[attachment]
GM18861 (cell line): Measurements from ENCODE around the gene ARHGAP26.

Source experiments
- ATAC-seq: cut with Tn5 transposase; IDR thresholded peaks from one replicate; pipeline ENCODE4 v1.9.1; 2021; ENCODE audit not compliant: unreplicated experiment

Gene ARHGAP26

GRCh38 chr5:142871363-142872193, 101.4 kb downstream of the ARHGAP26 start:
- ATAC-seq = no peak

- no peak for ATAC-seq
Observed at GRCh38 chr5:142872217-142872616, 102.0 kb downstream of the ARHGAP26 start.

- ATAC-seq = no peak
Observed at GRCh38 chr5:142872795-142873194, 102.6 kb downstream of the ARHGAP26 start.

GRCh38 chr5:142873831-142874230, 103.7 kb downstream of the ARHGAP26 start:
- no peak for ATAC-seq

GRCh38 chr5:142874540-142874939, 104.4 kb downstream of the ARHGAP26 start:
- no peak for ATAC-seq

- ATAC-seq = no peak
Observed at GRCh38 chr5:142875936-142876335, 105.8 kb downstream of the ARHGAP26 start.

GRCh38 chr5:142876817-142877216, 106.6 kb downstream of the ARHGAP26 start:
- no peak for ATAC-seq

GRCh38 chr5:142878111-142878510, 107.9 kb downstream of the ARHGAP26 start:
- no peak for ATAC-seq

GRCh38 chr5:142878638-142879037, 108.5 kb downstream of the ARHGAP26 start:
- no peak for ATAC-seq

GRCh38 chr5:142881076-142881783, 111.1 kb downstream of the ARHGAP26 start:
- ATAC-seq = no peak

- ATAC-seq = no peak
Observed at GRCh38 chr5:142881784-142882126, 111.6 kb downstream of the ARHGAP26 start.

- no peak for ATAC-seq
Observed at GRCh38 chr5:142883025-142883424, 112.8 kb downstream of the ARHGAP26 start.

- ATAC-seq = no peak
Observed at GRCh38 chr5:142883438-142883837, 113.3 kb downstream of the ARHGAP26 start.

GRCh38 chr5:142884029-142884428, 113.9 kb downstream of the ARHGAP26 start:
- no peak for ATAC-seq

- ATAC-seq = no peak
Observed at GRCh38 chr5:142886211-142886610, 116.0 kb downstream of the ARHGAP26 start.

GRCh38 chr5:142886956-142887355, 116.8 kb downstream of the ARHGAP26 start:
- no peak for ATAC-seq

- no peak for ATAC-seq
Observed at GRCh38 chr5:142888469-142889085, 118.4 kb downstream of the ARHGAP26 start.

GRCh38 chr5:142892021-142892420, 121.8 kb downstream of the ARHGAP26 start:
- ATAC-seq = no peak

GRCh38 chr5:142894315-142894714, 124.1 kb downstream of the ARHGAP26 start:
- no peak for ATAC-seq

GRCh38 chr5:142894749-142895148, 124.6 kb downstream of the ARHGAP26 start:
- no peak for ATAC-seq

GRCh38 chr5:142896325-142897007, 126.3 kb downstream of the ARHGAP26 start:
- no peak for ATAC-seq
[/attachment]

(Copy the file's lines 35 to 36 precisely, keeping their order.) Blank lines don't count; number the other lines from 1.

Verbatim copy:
GRCh38 chr5:142886956-142887355, 116.8 kb downstream of the ARHGAP26 start:
- no peak for ATAC-seq